“Once Zverev and Chardy went to the decider, to the fifth set, we were actually going to go out to Court 3 to start. There was basically seagull poo everywhere,” Konta said. “They had to clean the court. By the time they would have cleaned the court, we would have been in the same boat anyway.

Fortunately, the foul play didn’t affect the standard of play as Muguruza went on to prevail in one of the matches of the tournament.

8. Stosur winning a slam at home
There was sweet redemption for home favourite Sam Stosur when she clinched the women’s doubles title with her best friend, Zhang Shuai. Thirteen years earlier, the Queenslander and Lisa Raymond let championship points slip, falling to Yan Zi and Zheng Jie in the final.

It was the 34-year-old’s first slam title in eight years and her second on home soil after winning the mixed doubles with Scott Draper in 2005.

Sam Stosur and Zhang Shuai

"You never know if you're going to be in a Grand Slam final ever again," Stosur said. "To now 13 years later be holding this one instead of the runner-up is a really good feeling.”
9. Alcott’s moment broadcast across the nation
Dylan Alcott is no stranger to success at Melbourne Park but winning a fifth straight Australian Open quad wheelchair singles title stood out as his most special yet. The 28-year-old was a busy man, juggling his on-court exploits with commentating, interviewing for television, sponsor appearances, disability advocacy and motivational speaking, and promoting his memoir, ‘Able’.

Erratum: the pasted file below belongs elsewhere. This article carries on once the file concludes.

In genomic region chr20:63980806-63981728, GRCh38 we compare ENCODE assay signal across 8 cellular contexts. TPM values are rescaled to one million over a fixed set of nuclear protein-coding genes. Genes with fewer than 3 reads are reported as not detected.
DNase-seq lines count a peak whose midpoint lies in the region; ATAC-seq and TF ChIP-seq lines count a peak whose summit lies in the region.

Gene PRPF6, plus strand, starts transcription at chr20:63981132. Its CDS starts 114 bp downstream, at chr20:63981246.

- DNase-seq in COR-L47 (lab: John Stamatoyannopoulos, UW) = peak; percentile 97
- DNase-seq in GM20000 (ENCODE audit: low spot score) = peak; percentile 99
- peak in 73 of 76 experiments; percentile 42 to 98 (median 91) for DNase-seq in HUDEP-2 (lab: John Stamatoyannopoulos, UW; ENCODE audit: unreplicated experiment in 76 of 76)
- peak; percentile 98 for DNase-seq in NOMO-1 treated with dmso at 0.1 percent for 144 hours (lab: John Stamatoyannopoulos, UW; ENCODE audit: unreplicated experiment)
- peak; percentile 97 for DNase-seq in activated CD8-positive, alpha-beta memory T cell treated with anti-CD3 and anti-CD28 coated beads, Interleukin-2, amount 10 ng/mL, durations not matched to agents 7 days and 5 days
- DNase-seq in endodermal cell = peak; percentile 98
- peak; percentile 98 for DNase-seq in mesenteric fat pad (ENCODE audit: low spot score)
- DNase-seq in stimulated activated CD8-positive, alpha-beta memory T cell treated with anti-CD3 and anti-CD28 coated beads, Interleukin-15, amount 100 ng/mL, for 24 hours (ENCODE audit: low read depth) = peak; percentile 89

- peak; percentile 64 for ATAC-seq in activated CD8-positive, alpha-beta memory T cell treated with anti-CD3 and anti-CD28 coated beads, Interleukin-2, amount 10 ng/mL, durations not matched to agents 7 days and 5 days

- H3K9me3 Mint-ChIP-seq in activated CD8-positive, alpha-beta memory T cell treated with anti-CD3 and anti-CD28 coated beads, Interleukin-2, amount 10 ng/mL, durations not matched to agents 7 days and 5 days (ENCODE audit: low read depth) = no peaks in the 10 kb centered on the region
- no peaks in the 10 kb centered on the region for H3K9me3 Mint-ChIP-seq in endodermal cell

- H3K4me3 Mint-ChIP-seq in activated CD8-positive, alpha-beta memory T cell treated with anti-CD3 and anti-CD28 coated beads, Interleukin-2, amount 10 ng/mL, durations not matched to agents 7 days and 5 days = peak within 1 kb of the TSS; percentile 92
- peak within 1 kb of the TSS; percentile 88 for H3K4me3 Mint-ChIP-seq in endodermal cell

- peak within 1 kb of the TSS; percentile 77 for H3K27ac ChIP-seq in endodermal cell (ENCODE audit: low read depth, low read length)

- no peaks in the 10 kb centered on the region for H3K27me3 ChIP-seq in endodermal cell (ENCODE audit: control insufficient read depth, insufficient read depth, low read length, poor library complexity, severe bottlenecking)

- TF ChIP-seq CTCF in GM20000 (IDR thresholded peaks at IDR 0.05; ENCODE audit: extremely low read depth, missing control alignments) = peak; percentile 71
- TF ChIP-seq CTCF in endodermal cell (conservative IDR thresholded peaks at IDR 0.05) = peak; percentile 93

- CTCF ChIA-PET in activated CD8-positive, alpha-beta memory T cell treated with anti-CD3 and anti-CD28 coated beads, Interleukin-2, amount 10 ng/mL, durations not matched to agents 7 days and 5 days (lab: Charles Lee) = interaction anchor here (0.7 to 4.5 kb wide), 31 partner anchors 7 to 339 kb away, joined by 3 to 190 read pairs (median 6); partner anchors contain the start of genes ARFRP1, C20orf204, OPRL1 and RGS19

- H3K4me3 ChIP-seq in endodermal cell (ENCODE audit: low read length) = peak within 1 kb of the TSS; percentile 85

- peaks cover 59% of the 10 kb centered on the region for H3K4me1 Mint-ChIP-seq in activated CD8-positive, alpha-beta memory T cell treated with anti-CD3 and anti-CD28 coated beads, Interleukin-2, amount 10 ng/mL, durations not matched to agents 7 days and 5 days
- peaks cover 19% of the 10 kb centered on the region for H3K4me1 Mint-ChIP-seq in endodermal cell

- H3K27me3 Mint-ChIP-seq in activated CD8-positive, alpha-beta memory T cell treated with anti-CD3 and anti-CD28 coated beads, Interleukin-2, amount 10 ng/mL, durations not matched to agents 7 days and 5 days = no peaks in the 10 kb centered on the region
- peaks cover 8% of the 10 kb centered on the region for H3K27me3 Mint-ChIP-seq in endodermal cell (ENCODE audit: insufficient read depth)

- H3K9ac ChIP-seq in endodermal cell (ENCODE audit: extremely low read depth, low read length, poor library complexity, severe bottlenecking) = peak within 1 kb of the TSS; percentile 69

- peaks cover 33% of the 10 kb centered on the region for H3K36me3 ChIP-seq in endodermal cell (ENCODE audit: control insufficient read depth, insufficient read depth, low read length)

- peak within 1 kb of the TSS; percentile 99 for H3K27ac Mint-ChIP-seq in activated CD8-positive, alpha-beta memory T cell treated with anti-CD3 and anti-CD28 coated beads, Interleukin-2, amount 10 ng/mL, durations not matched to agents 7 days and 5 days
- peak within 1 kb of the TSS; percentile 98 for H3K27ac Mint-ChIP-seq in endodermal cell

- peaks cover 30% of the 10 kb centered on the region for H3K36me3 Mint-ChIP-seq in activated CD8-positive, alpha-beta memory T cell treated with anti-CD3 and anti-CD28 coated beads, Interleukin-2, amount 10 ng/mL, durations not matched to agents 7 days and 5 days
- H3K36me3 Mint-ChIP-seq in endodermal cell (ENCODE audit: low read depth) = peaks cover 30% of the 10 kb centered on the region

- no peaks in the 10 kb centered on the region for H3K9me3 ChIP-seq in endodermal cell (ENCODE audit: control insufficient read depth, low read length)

Given his huge profile at home it was fitting this was the first wheelchair tennis final broadcast live across Australia.

MORE: Alcott’s high five after wheelchair thriller

“That meant the most,” Alcott said. “If you put yourself out there, it puts more pressure on you. It really does. I've really been everywhere the last two weeks. To broadcast it live to the world, never been done in a final, that's huge for the movement of parasports, everything that I believe in.”

10. Coin toss with a twist
Soaking up his five seconds of fame, a ball boy by the name of Skyler made a coin toss go viral when he channelled Michael Jackson on Margaret Court Arena ahead of the first-round clash between Polish qualifier Kamil Majchrzak and Japan’s Kei Nishkori.

As one fan tweeted: “There are two ways to flip the coin: this one and the others.” When the footage went viral, Skyler become a radio sensation. And it turns out the 12-year-old’s talents are not limited to the dance floor with an Instagram profile of his sketches emerging.